Starter depth is going to be as important as relief depth because we are going to have guys go 6+ innings when possible, so more innings, more injuries, more IL stints. Get ready for more starts by Bundy, and guys like Bundy, along with some AAAA guys getting their shot. Should be fun.  

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I also like the rule as long as we do not see too many games with position players pitching.  Those are not enjoyable to watch IMO.

Seems that the Angels have an advantage as when I look at their roster Ohtani is NOT listed as a pitcher, rather as their only DH.  This allows them to in-effect have 14 pitchers (13 plus Ohtani).  In that light, how many at-bats would we need to give one of our pitchers in order for them to count as a position player even though we could pitch them?  Could the Twins circumvent this rule to get Rocco 14 pitchers and would we even want to endure one of our pitchers actually getting enough at-bats to qualify?

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1 hour ago, Rosterman said:

 

Starters used to be limito 100 pitches. Some were pushed.

 

I would say it was most starters weren't allowed to start an inning at or above 100 pitches, not limited to 100.

That is what made the piranha's so successful (and the darn Yankees) they could run the starting pitchers count up pretty quickly and get to the pen in the 5th or 6th inning, and if they could do in on the first night of the series it could affect the rest of the series (even in a loss)

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44 minutes ago, Bigfork Twins Guy said:

I also like the rule as long as we do not see too many games with position players pitching.  Those are not enjoyable to watch IMO.

Seems that the Angels have an advantage as when I look at their roster Ohtani is NOT listed as a pitcher, rather as their only DH.  This allows them to in-effect have 14 pitchers (13 plus Ohtani).  In that light, how many at-bats would we need to give one of our pitchers in order for them to count as a position player even though we could pitch them?  Could the Twins circumvent this rule to get Rocco 14 pitchers and would we even want to endure one of our pitchers actually getting enough at-bats to qualify?

Might be worth it.  Blyleven only hit .131 for his career and he won 289 games.  Just take your best hitting pitcher (if there is one) and let him hit.  Could it be any worse than Jeffers?  :)  

On 2nd thought, two Jeffers?  Let me ponder that for a while.  :(  

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Such a silly rule. The only thing it affects, game-wise, is more rules. Teams will continue to run the AAA shuttle just as before. If anything, there is less job stability for pitchers through this rule.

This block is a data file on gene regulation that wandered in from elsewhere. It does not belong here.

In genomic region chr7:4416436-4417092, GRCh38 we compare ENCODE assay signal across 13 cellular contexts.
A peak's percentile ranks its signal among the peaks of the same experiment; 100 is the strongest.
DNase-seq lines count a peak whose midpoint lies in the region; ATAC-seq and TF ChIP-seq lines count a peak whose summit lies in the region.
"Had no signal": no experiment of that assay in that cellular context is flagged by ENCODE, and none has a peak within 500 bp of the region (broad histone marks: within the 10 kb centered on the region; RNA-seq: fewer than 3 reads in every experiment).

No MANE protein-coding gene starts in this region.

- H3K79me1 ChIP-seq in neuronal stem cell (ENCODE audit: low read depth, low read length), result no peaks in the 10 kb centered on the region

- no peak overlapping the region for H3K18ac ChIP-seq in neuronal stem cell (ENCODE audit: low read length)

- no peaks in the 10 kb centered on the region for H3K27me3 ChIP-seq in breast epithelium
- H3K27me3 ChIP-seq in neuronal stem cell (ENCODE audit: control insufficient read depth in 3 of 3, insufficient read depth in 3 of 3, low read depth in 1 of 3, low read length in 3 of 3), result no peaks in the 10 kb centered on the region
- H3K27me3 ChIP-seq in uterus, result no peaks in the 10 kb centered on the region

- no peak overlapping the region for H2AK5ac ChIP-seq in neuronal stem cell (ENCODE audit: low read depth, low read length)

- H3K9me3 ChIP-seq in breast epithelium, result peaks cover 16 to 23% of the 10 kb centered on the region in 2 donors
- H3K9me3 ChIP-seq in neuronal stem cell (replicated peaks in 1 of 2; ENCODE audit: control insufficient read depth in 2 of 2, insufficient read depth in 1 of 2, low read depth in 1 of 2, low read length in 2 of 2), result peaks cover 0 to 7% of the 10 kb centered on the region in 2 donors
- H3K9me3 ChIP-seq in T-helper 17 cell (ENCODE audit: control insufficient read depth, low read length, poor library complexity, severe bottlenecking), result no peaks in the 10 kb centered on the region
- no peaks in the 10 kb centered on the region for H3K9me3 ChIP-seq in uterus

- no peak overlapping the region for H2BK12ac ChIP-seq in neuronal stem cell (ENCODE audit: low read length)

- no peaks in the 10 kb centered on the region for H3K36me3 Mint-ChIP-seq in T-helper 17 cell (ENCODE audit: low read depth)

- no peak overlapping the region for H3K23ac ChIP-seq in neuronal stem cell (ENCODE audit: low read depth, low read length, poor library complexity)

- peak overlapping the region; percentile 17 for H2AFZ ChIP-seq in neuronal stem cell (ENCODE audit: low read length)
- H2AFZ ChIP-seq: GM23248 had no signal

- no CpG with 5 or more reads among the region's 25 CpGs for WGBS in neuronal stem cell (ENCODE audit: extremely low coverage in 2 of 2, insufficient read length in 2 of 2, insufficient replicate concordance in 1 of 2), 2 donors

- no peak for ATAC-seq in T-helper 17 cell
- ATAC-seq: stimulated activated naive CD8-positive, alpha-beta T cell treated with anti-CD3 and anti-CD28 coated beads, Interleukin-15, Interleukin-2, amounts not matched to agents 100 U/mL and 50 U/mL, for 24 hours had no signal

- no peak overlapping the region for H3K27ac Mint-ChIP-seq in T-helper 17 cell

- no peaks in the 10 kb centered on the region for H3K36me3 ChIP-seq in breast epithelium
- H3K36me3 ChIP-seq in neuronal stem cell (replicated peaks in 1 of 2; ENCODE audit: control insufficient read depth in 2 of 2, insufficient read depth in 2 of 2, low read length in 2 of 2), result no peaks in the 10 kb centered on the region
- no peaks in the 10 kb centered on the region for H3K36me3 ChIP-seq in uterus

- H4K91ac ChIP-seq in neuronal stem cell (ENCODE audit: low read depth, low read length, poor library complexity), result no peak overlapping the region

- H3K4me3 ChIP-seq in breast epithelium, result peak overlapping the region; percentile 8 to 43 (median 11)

If a team wants a 3 person bench, that's their problem. Essentially the same position I take on the shift.

Why not limit how many catchers a team carries too? Or DHs?

Yes, Ohtani is great. But what makes a "legit" 2-say player? Matt Davidson? And why should some players get different rules than others?

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2 hours ago, Bigfork Twins Guy said:

I also like the rule as long as we do not see too many games with position players pitching.  Those are not enjoyable to watch IMO.

Seems that the Angels have an advantage as when I look at their roster Ohtani is NOT listed as a pitcher, rather as their only DH.  This allows them to in-effect have 14 pitchers (13 plus Ohtani).  In that light, how many at-bats would we need to give one of our pitchers in order for them to count as a position player even though we could pitch them?  Could the Twins circumvent this rule to get Rocco 14 pitchers and would we even want to endure one of our pitchers actually getting enough at-bats to qualify?

A player needs to throw at least 20 major league innings and play at least 20 major league games as a position player (or DH) with at least 3 PAs in each of those games to be considered a 2 way player. A position player cannot pitch in any game that isn't in extra innings or a team doesn't have at least a 6 run lead.

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I agree reducing the # of short RPs shouldn't be a problem for the normal person but for a analyst freak it will drive them abosolutely crazy because they are so heavily reliant  on short relief and with one less short RP they'll have to be even more reliant on the remanant short RPs. And with the recent problems of Duffy, Thielbar, Smith and Pagan, Baldelli would have to pitch them more often.

One solution you mentioned was to extend the rotation. Even with 14 pitchers, Baldelli has been  over reliance on the short RPs and he has been extending the rotation to compensate. This has resulted in our SPs and our only long RP to go on the IL or have tired arms which leads to ineffective outings.